DCSIMG

SRU’s Robson backing new spinal injury technique

The SRU have come out in support of the new research. Picture: Ian Rutherford

The SRU have come out in support of the new research. Picture: Ian Rutherford

  • by GARETH BLACK
 

DR JAMES Robson, Scottish Rugby’s chief medical officer, has welcomed the announcement of “ground-breaking research” by the University of Aberdeen into spinal cord injury.

Scottish Rugby is helping fund the research, where scientists are believed to be the first in the world to use a combination of different methods to tackle injuries which can be caused by accidents, medical conditions and injuries from a wide range of sports, including rugby. The technique would involve placing a biodegradable silk fibre ‘bridge’ over the spinal injury wound and this would act as a scaffold for nerves to grow through.

Dr Robson said: “We are delighted to support this ground-breaking research at the University of Aberdeen.

“It’s important to note that the benefits of taking part in rugby, just like any sport, far outweigh any possible risks. However, at Scottish Rugby, we believe it is of fundamental importance that we create as safe a game as possible.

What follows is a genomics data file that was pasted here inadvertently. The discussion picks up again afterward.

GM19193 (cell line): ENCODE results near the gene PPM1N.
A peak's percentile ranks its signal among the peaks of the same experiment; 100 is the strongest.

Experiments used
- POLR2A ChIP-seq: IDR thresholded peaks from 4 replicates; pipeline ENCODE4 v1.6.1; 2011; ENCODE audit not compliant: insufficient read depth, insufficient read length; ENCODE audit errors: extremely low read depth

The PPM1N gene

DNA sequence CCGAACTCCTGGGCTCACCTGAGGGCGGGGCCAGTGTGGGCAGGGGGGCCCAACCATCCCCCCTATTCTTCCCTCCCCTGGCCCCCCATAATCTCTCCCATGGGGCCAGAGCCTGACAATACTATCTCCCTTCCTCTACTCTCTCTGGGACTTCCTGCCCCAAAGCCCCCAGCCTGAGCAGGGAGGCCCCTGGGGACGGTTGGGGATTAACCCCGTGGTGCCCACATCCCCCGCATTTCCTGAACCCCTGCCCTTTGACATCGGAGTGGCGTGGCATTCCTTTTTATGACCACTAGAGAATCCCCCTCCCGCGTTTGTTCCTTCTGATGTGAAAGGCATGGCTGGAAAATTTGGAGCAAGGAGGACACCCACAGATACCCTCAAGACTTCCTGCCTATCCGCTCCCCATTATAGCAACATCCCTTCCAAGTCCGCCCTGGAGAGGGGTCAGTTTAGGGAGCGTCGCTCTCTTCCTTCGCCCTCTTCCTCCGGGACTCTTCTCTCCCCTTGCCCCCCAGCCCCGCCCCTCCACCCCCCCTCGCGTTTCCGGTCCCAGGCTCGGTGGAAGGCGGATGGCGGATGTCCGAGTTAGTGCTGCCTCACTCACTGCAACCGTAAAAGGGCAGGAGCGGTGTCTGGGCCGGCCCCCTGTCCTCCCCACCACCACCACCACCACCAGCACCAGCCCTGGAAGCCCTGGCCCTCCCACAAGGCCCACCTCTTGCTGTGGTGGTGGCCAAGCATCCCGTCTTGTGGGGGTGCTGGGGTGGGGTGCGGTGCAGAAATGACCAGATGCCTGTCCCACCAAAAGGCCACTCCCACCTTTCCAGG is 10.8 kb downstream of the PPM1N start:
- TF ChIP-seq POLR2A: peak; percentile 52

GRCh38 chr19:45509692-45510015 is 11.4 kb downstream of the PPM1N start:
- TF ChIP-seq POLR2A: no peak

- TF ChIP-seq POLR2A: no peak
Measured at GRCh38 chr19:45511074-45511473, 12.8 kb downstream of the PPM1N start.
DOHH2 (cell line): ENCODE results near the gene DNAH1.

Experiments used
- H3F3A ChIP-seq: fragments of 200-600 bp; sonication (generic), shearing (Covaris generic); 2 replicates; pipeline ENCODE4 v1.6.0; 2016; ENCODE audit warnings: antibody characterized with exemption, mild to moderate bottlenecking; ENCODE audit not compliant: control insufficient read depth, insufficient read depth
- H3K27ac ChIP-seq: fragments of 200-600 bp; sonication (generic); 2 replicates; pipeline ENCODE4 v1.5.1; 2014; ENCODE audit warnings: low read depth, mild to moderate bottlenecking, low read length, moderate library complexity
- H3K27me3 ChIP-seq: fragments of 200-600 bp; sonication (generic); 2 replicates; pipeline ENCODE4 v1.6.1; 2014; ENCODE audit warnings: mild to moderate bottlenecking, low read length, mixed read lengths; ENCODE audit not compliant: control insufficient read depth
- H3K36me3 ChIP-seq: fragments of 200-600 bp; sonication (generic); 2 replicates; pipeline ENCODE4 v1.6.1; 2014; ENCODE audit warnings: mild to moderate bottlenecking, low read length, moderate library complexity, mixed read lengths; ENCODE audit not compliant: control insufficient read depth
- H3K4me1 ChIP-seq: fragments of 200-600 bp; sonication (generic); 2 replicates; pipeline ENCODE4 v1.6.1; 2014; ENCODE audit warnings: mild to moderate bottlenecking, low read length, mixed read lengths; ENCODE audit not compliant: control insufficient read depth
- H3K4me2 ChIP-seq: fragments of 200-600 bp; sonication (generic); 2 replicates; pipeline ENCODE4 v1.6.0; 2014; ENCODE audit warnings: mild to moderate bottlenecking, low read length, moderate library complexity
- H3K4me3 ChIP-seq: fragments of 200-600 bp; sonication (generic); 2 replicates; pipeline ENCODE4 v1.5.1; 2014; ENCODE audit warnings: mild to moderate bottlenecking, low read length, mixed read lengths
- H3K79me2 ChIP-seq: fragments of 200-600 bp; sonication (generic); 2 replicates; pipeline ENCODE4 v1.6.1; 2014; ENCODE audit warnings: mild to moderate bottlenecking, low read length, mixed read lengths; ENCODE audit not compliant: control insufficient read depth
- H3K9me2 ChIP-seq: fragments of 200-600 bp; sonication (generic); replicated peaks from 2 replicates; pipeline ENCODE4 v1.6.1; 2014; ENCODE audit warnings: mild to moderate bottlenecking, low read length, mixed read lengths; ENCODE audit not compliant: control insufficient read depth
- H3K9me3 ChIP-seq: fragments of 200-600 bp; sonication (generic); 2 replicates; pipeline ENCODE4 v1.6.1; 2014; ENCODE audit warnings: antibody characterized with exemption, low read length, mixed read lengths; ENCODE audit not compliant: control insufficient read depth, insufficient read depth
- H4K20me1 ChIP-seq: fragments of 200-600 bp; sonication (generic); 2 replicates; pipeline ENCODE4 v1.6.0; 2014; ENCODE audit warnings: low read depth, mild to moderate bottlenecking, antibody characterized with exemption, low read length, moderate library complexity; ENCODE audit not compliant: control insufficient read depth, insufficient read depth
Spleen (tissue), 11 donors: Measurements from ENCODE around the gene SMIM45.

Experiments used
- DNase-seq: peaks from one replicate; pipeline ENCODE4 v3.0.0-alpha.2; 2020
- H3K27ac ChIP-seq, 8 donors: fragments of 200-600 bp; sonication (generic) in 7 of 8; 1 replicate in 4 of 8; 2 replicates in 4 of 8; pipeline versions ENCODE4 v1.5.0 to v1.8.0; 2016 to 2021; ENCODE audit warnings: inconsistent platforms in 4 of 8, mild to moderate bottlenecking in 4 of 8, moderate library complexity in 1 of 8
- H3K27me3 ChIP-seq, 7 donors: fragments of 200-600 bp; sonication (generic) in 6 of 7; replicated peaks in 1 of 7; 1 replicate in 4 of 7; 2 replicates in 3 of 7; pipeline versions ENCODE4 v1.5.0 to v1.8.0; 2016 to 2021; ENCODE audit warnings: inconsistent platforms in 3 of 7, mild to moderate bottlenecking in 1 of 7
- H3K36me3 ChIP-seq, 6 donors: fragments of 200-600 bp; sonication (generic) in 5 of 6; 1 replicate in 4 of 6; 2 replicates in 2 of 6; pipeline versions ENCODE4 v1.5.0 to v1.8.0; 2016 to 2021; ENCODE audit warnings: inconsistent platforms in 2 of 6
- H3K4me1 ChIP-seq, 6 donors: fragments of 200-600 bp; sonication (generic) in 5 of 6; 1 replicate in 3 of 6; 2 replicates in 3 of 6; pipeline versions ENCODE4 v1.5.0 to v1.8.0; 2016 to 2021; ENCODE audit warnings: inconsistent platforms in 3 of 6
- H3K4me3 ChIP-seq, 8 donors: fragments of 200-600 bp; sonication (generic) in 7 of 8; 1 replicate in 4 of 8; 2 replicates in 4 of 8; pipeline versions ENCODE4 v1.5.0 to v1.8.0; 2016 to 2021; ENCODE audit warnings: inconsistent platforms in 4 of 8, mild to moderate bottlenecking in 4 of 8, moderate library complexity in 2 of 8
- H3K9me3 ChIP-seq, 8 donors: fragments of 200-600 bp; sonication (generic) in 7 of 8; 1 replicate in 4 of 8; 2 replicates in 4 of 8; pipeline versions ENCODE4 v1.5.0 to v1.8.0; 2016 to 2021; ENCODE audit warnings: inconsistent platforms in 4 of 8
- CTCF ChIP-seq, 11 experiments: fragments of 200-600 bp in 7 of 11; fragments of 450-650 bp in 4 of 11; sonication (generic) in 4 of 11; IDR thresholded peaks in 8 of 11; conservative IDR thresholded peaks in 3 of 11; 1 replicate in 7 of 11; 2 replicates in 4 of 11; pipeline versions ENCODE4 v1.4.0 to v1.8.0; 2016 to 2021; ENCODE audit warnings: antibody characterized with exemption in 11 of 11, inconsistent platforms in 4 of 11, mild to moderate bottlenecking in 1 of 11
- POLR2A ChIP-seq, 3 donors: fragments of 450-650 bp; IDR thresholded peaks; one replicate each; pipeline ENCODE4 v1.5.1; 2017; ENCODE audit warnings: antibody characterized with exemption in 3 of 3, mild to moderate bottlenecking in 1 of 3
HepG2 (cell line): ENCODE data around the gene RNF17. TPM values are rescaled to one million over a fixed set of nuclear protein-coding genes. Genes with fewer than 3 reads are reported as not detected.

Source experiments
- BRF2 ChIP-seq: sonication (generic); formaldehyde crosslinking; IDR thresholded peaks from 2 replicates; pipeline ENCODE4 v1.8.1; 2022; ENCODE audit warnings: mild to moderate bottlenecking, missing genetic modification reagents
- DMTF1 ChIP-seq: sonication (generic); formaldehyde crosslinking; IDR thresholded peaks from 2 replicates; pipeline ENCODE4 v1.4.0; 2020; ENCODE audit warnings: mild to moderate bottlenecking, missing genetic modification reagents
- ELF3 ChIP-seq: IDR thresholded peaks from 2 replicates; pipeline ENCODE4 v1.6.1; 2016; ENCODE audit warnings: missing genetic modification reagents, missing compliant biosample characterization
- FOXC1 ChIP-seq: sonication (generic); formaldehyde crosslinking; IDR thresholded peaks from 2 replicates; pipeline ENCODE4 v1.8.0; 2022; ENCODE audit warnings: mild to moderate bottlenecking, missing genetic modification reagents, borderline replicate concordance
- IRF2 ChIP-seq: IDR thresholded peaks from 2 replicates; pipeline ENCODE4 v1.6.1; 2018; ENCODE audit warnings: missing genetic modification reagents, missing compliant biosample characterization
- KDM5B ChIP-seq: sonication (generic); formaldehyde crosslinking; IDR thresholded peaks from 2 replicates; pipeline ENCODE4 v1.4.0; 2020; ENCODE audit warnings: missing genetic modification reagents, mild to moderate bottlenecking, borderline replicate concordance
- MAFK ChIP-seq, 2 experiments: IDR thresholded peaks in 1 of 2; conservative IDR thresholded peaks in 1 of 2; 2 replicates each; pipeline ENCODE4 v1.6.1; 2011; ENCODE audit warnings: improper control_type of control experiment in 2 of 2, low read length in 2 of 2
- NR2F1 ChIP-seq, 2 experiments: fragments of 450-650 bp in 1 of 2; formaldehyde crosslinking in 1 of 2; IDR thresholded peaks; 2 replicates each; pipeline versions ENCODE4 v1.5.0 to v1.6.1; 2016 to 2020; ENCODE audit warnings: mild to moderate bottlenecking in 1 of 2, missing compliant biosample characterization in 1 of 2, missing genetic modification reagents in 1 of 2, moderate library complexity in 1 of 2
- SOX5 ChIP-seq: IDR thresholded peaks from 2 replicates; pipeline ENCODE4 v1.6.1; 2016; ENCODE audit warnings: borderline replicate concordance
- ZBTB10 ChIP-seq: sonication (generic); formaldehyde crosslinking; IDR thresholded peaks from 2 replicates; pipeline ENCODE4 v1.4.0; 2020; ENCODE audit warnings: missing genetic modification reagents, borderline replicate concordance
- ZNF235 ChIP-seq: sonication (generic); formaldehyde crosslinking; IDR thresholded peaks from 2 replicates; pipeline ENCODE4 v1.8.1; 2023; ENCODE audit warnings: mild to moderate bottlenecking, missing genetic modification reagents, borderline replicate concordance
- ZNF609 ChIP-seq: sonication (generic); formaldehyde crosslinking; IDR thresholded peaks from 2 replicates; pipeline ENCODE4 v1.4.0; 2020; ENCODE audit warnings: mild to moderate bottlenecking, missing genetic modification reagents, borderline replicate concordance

“We have undertaken a number of measures, especially within youth rugby, to enhance player welfare and we will continue to look at any areas where we can improve the health and wellbeing of our participants.

“Severe injury to the spinal cord remains, thankfully, a rare occurrence. If we can help scientists in the drive to regenerate damaged nerves, it will represent a considerable breakthrough.”

Electrical and chemical stimulation would also be applied to the area in a bid to encourage nerve growth and reconnections. If successful, this combined nerve repair technique could be used to help other conditions, such as stroke and brain injury.

It’s estimated that 40,000 people in the UK live with the consequences of spinal cord injury and more than half are males aged 15 to 30.

Dr Ann Rajnicek, Aberdeen Nerve Repair Group scientist, said: “Our plan is to create an environment at the site of a spinal cord injury that will enable and encourage nerve cells to regrow and re-establish connections. That’s why we are taking a multi-faceted approach.”

 

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